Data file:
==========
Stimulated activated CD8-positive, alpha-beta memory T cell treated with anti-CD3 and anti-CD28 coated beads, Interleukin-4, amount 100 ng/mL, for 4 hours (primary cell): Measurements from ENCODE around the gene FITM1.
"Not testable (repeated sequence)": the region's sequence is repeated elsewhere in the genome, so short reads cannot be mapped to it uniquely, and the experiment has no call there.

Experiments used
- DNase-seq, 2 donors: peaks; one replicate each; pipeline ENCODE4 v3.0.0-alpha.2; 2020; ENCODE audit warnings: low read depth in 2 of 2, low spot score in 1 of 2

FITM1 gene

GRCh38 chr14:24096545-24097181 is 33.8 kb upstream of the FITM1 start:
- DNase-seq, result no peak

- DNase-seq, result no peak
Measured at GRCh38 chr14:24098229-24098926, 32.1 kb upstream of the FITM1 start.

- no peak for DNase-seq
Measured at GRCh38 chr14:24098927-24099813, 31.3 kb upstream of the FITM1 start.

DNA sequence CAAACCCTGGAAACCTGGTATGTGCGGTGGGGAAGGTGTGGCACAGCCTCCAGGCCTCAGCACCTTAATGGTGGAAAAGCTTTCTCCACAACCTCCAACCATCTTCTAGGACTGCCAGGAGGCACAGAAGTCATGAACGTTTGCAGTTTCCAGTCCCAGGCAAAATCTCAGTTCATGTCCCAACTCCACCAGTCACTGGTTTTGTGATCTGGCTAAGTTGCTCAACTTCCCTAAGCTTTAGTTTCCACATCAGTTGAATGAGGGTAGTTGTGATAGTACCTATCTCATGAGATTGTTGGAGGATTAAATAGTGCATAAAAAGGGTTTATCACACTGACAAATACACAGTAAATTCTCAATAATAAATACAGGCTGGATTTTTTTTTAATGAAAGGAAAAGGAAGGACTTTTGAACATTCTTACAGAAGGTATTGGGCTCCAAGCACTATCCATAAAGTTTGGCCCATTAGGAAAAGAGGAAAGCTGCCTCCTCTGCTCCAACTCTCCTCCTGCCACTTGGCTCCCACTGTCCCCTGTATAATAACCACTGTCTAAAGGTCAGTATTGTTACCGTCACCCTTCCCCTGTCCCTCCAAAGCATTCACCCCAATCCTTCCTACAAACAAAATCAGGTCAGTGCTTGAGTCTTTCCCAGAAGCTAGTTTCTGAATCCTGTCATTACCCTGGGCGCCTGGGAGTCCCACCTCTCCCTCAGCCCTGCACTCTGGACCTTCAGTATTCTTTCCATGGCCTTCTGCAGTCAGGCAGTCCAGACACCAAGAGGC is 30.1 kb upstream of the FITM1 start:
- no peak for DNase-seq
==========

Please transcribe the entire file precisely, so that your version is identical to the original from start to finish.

Stimulated activated CD8-positive, alpha-beta memory T cell treated with anti-CD3 and anti-CD28 coated beads, Interleukin-4, amount 100 ng/mL, for 4 hours (primary cell): Measurements from ENCODE around the gene FITM1.
"Not testable (repeated sequence)": the region's sequence is repeated elsewhere in the genome, so short reads cannot be mapped to it uniquely, and the experiment has no call there.

Experiments used
- DNase-seq, 2 donors: peaks; one replicate each; pipeline ENCODE4 v3.0.0-alpha.2; 2020; ENCODE audit warnings: low read depth in 2 of 2, low spot score in 1 of 2

FITM1 gene

GRCh38 chr14:24096545-24097181 is 33.8 kb upstream of the FITM1 start:
- DNase-seq, result no peak

- DNase-seq, result no peak
Measured at GRCh38 chr14:24098229-24098926, 32.1 kb upstream of the FITM1 start.

- no peak for DNase-seq
Measured at GRCh38 chr14:24098927-24099813, 31.3 kb upstream of the FITM1 start.

DNA sequence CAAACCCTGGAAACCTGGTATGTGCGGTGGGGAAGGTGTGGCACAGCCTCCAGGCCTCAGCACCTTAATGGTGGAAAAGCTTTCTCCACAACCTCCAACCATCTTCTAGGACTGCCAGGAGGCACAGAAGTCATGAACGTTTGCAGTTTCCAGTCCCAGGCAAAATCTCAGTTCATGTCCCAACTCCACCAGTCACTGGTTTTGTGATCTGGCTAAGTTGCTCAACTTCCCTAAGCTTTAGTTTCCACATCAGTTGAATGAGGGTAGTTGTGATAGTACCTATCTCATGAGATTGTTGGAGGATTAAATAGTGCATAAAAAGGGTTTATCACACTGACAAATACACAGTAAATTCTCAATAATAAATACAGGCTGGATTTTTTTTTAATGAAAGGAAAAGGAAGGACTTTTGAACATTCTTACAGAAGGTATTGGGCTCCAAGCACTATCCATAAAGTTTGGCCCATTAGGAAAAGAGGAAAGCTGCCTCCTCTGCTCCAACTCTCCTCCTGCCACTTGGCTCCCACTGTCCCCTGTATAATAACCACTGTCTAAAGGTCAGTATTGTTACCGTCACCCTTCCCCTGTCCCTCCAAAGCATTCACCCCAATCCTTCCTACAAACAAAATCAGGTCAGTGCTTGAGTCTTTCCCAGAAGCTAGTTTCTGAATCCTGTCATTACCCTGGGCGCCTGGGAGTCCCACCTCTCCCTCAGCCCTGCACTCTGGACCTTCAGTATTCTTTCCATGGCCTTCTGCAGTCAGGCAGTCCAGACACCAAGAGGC is 30.1 kb upstream of the FITM1 start:
- no peak for DNase-seq